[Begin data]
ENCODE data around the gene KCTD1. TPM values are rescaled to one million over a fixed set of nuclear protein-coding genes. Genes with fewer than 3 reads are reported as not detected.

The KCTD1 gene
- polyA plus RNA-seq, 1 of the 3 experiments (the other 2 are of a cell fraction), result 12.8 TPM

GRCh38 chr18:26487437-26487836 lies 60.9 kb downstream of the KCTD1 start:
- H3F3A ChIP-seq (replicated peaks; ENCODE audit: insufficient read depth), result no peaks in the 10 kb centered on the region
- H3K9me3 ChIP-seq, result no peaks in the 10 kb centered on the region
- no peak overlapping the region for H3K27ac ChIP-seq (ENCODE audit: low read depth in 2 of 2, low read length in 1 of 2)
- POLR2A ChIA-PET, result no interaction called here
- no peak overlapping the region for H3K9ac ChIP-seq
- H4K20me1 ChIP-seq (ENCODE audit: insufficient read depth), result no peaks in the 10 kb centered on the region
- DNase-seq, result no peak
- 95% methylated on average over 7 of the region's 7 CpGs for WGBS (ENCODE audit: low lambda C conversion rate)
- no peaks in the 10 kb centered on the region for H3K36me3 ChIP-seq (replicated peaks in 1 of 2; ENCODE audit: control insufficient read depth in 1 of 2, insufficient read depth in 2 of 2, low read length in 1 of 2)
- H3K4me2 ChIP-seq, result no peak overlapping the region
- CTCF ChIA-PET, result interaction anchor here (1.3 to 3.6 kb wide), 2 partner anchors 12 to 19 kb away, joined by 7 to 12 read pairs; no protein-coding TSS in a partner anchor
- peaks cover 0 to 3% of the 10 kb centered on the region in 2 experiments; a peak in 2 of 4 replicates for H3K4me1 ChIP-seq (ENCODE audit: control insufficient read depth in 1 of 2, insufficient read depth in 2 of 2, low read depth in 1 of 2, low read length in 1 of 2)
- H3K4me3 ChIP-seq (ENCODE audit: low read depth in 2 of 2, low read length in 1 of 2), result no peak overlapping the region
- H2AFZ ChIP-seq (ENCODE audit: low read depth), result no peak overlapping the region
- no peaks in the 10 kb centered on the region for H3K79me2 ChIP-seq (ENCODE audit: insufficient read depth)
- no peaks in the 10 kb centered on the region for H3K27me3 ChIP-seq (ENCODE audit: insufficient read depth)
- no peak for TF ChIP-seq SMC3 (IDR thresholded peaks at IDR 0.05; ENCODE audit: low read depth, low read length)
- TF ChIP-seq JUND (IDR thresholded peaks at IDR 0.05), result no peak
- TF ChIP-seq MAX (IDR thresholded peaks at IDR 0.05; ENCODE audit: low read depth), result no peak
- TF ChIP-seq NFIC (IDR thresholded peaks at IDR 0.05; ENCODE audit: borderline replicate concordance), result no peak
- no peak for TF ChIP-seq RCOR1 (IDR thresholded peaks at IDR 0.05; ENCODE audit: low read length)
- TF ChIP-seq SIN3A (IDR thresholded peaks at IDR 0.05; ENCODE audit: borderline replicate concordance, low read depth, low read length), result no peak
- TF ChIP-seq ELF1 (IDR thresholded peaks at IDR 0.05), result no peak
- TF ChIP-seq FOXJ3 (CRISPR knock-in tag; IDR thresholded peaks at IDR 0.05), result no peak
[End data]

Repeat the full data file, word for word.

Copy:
ENCODE data around the gene KCTD1. TPM values are rescaled to one million over a fixed set of nuclear protein-coding genes. Genes with fewer than 3 reads are reported as not detected.

The KCTD1 gene
- polyA plus RNA-seq, 1 of the 3 experiments (the other 2 are of a cell fraction), result 12.8 TPM

GRCh38 chr18:26487437-26487836 lies 60.9 kb downstream of the KCTD1 start:
- H3F3A ChIP-seq (replicated peaks; ENCODE audit: insufficient read depth), result no peaks in the 10 kb centered on the region
- H3K9me3 ChIP-seq, result no peaks in the 10 kb centered on the region
- no peak overlapping the region for H3K27ac ChIP-seq (ENCODE audit: low read depth in 2 of 2, low read length in 1 of 2)
- POLR2A ChIA-PET, result no interaction called here
- no peak overlapping the region for H3K9ac ChIP-seq
- H4K20me1 ChIP-seq (ENCODE audit: insufficient read depth), result no peaks in the 10 kb centered on the region
- DNase-seq, result no peak
- 95% methylated on average over 7 of the region's 7 CpGs for WGBS (ENCODE audit: low lambda C conversion rate)
- no peaks in the 10 kb centered on the region for H3K36me3 ChIP-seq (replicated peaks in 1 of 2; ENCODE audit: control insufficient read depth in 1 of 2, insufficient read depth in 2 of 2, low read length in 1 of 2)
- H3K4me2 ChIP-seq, result no peak overlapping the region
- CTCF ChIA-PET, result interaction anchor here (1.3 to 3.6 kb wide), 2 partner anchors 12 to 19 kb away, joined by 7 to 12 read pairs; no protein-coding TSS in a partner anchor
- peaks cover 0 to 3% of the 10 kb centered on the region in 2 experiments; a peak in 2 of 4 replicates for H3K4me1 ChIP-seq (ENCODE audit: control insufficient read depth in 1 of 2, insufficient read depth in 2 of 2, low read depth in 1 of 2, low read length in 1 of 2)
- H3K4me3 ChIP-seq (ENCODE audit: low read depth in 2 of 2, low read length in 1 of 2), result no peak overlapping the region
- H2AFZ ChIP-seq (ENCODE audit: low read depth), result no peak overlapping the region
- no peaks in the 10 kb centered on the region for H3K79me2 ChIP-seq (ENCODE audit: insufficient read depth)
- no peaks in the 10 kb centered on the region for H3K27me3 ChIP-seq (ENCODE audit: insufficient read depth)
- no peak for TF ChIP-seq SMC3 (IDR thresholded peaks at IDR 0.05; ENCODE audit: low read depth, low read length)
- TF ChIP-seq JUND (IDR thresholded peaks at IDR 0.05), result no peak
- TF ChIP-seq MAX (IDR thresholded peaks at IDR 0.05; ENCODE audit: low read depth), result no peak
- TF ChIP-seq NFIC (IDR thresholded peaks at IDR 0.05; ENCODE audit: borderline replicate concordance), result no peak
- no peak for TF ChIP-seq RCOR1 (IDR thresholded peaks at IDR 0.05; ENCODE audit: low read length)
- TF ChIP-seq SIN3A (IDR thresholded peaks at IDR 0.05; ENCODE audit: borderline replicate concordance, low read depth, low read length), result no peak
- TF ChIP-seq ELF1 (IDR thresholded peaks at IDR 0.05), result no peak
- TF ChIP-seq FOXJ3 (CRISPR knock-in tag; IDR thresholded peaks at IDR 0.05), result no peak